Wols (pseudonym for Wolfgang Schulze) was both a painter and photographer working in France in the 1930's and 40's, known for his depictions of ambitious scenes using modest every-day objects. In 1940 he produced a series of what was then considered remarkable self-portraits, exploiting the potential to vary his facial appearances and expressions.
Arnulf Rainer, from the series Face Farces
"Arnulf Rainer's main subject has always been himself, seen as an actor in extreme situations, comic or tragic. His first photographic self-portraits were made in a passport photo-booth in Vienna's main railway station in 1968-9. His idea was that acting in front of the camera would call up 'dormant, or psychopathic reserves of energy'. Then in the 1970's he began to supplement the photographs with violent over drawing, to reveal new and unexpected personages within himself, he called the portraits face-farces. The grimaces in these portraits are projected outwards, and they are affronts meant both to engross and to keep others at a distance." (Words taken from the Phaidon Photography Book.)The reason I have presented these two together, is not because I want to make a strong connection between them, but because on discovering them and recognising their similarity to my intended project, I felt it was important to acknowledge their significance as past photographic work which defines the context of my own. In that respect, I need to question what there motives were for producing these photographs. It would seem that Rainer's work relates to issues of internal conflict, and there may be an incentive from him to resolve this. Wols motivation seems to be more of an experimentation and light-hearted playfullness - but I imagine that for 1940 they would have seemed quite unusual portraits.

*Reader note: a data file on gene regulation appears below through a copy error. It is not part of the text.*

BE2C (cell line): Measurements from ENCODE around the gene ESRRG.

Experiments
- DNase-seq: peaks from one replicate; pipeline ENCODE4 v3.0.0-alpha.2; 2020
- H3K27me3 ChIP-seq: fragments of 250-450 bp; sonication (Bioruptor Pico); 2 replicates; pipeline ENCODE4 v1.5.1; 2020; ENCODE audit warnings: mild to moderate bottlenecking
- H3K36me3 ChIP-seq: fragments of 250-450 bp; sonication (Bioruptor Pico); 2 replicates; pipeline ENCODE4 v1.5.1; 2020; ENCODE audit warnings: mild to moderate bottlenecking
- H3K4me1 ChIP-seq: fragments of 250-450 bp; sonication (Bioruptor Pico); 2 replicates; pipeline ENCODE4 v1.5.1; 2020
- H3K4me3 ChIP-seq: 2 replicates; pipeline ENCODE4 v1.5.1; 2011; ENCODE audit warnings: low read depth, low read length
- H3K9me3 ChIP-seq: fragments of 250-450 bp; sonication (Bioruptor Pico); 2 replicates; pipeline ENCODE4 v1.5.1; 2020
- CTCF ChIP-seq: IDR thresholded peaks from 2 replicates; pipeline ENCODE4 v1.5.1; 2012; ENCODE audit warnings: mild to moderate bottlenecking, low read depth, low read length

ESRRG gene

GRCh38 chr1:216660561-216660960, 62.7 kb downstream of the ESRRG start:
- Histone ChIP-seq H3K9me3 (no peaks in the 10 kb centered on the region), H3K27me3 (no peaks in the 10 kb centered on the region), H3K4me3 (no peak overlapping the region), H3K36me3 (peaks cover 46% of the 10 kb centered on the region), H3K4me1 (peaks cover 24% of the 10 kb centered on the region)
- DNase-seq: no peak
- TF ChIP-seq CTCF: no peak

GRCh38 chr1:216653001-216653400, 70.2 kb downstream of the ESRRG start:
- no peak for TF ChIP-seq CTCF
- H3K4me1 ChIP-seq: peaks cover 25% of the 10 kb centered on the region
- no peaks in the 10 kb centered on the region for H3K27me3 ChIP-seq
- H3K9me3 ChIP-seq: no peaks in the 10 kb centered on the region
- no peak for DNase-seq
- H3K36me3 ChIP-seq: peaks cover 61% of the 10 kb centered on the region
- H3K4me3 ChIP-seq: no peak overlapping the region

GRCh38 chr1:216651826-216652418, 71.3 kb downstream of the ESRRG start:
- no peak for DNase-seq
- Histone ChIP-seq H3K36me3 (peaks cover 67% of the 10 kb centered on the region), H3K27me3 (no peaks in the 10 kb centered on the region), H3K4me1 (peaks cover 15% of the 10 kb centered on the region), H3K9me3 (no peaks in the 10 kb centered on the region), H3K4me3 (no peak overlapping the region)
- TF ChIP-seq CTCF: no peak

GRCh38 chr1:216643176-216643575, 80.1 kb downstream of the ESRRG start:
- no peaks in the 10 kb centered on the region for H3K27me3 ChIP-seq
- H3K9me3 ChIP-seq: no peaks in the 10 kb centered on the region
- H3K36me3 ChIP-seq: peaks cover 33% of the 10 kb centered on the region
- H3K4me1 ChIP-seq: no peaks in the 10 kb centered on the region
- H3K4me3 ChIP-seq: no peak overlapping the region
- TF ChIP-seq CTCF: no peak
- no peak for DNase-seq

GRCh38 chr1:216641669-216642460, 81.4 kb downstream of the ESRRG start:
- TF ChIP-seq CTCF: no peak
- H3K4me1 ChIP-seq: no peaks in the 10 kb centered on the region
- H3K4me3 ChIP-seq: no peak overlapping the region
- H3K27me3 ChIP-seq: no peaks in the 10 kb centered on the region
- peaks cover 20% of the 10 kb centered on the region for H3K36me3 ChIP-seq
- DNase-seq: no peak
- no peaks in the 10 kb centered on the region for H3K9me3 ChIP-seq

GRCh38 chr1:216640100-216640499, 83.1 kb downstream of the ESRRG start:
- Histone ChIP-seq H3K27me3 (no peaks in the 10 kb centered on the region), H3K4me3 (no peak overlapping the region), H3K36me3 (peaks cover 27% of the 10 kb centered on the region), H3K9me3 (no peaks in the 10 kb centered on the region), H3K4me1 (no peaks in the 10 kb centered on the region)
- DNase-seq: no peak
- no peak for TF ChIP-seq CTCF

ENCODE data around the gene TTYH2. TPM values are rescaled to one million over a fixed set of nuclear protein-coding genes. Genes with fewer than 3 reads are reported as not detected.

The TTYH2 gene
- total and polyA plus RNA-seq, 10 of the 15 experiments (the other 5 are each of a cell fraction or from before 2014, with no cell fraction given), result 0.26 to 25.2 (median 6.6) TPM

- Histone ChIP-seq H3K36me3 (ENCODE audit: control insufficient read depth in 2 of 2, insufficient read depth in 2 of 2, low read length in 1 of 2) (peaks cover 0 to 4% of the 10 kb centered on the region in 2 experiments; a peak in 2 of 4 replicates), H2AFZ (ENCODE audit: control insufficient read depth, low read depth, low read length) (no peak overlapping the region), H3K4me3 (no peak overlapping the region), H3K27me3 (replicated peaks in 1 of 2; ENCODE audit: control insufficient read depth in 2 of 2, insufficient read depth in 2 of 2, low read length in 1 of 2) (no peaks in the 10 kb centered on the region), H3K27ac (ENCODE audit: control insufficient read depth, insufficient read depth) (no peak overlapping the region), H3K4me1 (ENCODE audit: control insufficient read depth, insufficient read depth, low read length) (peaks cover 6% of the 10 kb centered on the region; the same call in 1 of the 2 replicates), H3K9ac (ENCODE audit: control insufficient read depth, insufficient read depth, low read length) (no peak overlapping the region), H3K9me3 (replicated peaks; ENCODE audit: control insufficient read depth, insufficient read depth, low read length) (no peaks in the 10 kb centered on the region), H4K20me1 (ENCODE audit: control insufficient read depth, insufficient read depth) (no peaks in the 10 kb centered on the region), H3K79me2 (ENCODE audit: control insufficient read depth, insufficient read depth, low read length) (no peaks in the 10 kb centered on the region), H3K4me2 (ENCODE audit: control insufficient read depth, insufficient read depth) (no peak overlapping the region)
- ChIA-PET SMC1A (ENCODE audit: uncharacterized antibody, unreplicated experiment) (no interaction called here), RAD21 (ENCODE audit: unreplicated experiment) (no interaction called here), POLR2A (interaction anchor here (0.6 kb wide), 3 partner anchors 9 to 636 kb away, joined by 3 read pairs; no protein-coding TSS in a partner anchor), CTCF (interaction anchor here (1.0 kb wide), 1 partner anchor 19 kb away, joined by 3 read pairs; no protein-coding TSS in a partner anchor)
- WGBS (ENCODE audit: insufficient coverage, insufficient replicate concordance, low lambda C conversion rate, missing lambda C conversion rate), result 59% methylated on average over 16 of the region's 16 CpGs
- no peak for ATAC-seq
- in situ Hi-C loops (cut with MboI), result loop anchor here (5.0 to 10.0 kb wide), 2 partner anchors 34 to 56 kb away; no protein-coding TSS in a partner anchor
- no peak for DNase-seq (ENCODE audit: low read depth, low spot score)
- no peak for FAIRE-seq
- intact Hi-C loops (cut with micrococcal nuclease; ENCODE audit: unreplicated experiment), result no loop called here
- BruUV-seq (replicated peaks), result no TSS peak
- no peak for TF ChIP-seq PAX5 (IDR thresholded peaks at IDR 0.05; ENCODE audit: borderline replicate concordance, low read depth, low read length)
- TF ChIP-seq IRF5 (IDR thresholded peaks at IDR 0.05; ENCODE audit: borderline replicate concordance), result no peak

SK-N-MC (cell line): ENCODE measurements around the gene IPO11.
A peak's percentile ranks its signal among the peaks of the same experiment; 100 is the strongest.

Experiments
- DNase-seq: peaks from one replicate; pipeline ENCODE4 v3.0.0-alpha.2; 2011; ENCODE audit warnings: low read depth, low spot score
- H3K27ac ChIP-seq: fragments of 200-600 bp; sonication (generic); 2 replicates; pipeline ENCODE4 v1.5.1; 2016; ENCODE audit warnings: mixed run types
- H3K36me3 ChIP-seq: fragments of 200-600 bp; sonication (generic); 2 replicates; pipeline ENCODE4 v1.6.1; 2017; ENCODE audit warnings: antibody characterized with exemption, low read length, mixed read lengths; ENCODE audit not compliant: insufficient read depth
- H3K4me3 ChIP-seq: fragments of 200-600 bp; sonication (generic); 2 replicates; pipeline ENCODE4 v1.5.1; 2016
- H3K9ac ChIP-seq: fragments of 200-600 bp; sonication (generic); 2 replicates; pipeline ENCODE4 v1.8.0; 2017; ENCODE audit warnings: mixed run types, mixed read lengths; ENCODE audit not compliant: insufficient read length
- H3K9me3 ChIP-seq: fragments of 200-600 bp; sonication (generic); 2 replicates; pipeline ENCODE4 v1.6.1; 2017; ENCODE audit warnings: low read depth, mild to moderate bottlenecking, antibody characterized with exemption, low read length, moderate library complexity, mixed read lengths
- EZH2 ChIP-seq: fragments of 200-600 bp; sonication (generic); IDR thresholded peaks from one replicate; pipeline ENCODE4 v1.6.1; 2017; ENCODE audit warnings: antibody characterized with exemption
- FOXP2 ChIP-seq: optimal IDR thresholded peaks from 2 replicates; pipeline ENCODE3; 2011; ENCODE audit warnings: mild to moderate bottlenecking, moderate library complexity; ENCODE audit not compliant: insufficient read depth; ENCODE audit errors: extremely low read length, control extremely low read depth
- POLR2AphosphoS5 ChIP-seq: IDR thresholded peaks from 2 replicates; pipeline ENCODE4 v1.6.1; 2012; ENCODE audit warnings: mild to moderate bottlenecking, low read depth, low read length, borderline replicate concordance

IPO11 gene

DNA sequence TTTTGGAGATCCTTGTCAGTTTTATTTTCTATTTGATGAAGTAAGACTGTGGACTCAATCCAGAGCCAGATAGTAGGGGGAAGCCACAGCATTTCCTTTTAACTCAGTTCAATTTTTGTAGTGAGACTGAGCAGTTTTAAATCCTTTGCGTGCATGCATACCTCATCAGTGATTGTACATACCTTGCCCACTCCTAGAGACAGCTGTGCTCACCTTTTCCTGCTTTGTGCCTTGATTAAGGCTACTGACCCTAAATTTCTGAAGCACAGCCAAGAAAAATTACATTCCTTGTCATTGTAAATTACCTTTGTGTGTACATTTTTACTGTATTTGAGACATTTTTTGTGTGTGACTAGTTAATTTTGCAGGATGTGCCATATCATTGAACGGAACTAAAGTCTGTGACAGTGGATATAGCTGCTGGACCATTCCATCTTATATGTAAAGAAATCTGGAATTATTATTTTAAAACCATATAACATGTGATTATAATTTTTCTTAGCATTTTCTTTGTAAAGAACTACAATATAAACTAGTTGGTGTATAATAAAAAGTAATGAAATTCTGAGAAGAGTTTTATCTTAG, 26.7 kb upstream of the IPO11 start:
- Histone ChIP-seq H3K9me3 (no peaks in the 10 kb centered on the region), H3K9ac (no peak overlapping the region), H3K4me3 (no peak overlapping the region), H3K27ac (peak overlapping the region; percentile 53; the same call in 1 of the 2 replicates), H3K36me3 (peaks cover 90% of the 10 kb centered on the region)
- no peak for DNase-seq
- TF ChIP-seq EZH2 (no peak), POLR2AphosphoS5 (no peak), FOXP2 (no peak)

I can draw parallels here to my own work. To Wols in the sense that I too am hoping to present photographs that are a bit unusual, that will draw attention due to their originality (but with a rationale of deeper meaning behind them). But also (and more so) to Rainer, in my attempts to resolve something internal. A significant focus of my research project was self-mockery. And that is a charecteristic that I want to communicate with my final images, and I hope an audience will find them humorous. But self-mockery is a characteristic with many levels, beneath it is a self-criticism, even a self-inflicted insult. And the criticism I make of myself, and the personality flaw I wish to ameliorate with this project, is vanity and narcissism. I think it is important that I find a way to deliver that motive to the audience (it could just be a short statement accompanying the images somewhere) as it will offer them a greater understanding of the exhibited photographs.